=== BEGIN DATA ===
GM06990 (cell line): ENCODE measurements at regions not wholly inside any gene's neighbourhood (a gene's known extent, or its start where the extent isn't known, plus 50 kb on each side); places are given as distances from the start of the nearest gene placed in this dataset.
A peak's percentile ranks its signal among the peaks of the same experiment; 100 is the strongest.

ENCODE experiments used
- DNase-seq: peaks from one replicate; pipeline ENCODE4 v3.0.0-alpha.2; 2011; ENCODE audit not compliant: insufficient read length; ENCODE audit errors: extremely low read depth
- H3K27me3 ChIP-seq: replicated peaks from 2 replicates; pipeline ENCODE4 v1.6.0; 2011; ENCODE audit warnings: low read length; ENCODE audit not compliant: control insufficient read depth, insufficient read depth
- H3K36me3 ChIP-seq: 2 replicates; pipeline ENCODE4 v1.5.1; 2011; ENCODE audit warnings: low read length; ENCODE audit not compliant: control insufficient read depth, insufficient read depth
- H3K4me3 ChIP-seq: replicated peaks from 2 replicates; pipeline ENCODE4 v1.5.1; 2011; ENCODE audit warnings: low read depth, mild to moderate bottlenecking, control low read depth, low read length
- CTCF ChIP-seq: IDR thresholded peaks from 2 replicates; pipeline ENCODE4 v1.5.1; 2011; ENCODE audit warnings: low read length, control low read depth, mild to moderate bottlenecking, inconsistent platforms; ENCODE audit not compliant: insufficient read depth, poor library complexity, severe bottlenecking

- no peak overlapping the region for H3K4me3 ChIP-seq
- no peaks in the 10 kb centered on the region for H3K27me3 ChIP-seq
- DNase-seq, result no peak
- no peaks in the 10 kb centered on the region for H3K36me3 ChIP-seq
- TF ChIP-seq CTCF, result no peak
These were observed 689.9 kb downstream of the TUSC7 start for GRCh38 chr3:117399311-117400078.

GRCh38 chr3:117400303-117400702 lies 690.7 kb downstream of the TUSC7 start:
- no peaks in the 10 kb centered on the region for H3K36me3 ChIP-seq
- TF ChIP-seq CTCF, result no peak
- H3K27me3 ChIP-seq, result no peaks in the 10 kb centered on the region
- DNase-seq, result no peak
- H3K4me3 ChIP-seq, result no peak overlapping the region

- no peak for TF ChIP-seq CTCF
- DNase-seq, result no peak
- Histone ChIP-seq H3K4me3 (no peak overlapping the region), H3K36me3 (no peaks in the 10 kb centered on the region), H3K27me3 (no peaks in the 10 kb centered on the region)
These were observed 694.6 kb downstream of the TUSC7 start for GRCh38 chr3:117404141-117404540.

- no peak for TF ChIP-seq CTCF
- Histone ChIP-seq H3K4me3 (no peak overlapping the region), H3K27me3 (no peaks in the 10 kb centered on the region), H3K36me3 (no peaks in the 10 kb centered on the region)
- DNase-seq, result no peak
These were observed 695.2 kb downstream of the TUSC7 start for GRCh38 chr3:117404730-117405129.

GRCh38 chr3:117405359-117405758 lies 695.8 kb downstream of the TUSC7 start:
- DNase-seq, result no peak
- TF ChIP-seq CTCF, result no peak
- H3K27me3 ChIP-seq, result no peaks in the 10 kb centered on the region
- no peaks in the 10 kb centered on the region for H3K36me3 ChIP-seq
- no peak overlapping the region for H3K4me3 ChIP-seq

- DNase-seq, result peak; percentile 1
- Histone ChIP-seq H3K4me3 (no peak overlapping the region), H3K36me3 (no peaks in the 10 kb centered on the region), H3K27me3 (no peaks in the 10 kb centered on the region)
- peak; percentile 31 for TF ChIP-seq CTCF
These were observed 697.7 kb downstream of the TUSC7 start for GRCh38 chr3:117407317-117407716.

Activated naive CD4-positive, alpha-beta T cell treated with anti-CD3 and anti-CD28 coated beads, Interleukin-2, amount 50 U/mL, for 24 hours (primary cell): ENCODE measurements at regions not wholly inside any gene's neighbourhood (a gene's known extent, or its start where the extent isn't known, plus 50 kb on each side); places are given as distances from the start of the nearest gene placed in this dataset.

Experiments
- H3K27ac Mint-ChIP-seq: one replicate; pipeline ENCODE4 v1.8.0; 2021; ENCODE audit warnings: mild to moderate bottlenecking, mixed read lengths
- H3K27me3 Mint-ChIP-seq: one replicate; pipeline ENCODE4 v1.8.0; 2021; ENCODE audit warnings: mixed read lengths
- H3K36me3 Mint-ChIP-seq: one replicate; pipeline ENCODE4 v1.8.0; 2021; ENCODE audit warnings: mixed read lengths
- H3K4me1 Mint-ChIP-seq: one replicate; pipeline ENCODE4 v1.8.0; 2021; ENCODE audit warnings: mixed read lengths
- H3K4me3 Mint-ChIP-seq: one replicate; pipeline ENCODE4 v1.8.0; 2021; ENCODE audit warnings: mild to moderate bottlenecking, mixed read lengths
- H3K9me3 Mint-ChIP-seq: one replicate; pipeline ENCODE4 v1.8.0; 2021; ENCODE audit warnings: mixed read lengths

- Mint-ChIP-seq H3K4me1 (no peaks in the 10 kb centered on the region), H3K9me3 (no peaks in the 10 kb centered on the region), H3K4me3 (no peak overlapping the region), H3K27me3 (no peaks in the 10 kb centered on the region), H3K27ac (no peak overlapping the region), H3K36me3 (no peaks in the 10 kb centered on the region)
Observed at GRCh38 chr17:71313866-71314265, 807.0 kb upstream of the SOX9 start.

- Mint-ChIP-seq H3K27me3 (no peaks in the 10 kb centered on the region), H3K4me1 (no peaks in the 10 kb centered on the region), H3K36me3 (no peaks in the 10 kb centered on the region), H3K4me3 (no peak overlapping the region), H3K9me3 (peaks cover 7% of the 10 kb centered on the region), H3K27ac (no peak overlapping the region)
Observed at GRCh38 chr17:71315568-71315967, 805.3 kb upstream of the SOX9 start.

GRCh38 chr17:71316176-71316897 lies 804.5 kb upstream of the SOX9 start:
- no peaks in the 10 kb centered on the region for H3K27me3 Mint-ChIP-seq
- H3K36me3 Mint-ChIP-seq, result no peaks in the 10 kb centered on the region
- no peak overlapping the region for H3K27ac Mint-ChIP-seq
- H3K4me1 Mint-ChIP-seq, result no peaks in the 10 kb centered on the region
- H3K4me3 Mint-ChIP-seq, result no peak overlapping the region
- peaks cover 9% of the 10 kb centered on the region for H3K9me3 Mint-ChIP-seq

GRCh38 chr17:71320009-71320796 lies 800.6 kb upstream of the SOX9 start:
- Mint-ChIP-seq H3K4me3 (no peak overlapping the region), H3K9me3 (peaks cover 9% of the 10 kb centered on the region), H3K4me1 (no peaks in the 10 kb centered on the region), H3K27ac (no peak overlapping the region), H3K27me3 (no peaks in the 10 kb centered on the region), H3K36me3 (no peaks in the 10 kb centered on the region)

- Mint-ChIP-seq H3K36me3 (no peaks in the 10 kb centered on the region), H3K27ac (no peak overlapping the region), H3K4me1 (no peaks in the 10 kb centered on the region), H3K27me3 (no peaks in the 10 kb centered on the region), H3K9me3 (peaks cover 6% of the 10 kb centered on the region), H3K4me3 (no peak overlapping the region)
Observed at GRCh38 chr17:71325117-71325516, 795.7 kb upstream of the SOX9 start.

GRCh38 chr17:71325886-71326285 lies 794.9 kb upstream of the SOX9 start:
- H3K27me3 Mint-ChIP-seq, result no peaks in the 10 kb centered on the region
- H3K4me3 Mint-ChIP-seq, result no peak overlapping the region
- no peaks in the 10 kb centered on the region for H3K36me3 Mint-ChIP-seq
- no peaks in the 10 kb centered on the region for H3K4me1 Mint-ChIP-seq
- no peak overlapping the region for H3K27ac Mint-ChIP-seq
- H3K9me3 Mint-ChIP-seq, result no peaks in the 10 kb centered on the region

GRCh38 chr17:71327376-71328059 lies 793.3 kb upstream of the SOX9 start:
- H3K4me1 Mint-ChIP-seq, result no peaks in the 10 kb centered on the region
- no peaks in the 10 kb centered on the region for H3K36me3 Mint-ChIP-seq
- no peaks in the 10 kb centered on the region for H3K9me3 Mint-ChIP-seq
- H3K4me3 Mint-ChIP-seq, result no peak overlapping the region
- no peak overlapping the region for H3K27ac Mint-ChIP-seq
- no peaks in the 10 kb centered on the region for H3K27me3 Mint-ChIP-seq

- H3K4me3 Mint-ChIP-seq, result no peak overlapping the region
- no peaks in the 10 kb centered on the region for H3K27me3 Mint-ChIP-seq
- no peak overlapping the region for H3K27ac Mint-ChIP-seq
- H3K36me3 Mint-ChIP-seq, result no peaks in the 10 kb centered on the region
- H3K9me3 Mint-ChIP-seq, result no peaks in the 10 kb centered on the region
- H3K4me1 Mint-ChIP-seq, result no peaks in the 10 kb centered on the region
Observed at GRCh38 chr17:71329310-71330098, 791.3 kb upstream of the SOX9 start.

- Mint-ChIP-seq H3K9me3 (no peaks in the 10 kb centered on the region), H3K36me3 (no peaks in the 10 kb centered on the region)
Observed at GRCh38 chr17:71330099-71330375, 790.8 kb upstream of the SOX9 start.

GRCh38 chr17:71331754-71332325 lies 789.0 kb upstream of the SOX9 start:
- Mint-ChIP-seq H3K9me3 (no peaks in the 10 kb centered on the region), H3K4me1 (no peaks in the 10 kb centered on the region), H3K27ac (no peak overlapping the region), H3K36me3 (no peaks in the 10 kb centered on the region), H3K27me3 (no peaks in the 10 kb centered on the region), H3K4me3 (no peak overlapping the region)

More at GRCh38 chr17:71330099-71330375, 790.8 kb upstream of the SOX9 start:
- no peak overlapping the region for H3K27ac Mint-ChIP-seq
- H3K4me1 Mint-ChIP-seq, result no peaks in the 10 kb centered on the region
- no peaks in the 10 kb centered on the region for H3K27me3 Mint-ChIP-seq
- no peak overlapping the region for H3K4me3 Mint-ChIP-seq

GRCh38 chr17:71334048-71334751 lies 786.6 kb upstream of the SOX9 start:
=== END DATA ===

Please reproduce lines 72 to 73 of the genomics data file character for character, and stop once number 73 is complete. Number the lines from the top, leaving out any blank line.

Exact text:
- no peaks in the 10 kb centered on the region for H3K9me3 Mint-ChIP-seq
- H3K4me3 Mint-ChIP-seq, result no peak overlapping the region